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Reorganization is: 1) The implementation of a business plan to alter a corporation’s structure or finances because of financial duress, a desire to change strategy, or a government order. It may involve, among other tactics, changes in assets and liabilities; changes in ownership structure or corporate control; consolidating, selling, or eliminating departments or product lines; replacing or discharging employees; or renegotiating debt agreements. 

More specifically, the Internal Revenue Code § 368 defines seven types of reorganizations: (A) a statutory merger or consolidation; (B) an acquisition of one company’s stock by another corporation, with the acquired company becoming a subsidiary by the acquiring corporation; (C) an acquisition where the acquired corporation must liquidate, with shareholders of the acquired corporation becoming shareholders in the acquiring corporation; (D) spinoffs or split-offs; (E) recapitalization; (F) a change in identity, form, or place or organization; (G) a Chapter 11 asset transfer. For an example of recapitalization, in 2013, Dell borrowed bank loans to purchase public stock to take the company private to give the founder, Michael Dell, more control over the company’s growth. As another example, in the 1970s–80s, Bell Telephone, now AT&T, faced antitrust regulation and settled to restructure by spinning-off their monopoly into seven regional telephone communication providers.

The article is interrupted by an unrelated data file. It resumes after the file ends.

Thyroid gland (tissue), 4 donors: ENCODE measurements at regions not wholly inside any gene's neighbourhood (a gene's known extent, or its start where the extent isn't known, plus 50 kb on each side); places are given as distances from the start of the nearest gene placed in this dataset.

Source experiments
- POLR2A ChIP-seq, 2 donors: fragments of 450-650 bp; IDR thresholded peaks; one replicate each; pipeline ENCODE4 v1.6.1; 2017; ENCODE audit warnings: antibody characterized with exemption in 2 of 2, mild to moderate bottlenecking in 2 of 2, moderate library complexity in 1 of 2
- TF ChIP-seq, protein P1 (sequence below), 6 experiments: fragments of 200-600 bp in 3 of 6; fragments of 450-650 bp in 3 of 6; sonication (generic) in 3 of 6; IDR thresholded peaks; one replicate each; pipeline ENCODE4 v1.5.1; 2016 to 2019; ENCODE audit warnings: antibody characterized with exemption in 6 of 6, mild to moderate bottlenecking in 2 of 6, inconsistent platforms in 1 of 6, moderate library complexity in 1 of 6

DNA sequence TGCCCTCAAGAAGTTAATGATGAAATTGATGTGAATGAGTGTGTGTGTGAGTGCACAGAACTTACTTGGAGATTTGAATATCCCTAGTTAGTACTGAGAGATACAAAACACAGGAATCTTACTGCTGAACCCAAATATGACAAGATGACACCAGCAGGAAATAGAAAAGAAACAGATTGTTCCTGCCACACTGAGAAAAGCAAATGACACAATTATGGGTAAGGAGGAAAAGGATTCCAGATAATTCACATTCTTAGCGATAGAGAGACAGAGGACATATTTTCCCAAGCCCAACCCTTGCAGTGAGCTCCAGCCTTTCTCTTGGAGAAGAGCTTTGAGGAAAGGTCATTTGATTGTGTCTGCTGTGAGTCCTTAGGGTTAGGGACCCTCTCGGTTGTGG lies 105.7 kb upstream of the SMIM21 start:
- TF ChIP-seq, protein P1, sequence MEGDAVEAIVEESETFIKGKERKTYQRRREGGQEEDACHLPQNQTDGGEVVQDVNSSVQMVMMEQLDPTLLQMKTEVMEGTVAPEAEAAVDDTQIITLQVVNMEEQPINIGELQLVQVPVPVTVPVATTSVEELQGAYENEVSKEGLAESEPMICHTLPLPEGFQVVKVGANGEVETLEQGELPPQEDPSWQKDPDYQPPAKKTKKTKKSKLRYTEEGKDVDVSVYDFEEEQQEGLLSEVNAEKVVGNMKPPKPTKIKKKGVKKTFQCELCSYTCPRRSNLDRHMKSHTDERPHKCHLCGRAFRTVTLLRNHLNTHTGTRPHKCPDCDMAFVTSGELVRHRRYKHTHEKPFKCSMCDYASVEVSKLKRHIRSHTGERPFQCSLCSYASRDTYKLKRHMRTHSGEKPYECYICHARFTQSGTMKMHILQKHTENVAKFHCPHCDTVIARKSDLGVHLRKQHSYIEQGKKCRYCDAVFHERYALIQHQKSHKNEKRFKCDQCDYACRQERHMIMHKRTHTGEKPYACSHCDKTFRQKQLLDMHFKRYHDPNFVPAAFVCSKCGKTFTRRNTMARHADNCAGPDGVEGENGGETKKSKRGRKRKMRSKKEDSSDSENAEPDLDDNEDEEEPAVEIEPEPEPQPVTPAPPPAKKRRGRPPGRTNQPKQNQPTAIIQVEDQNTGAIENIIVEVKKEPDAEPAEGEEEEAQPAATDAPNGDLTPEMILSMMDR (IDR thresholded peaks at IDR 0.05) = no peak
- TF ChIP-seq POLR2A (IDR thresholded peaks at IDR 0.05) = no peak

2) See Chapter 11 Bankruptcy and Small Business Reorganization Act

[Last updated in April of 2021 by the Wex Definitions Team]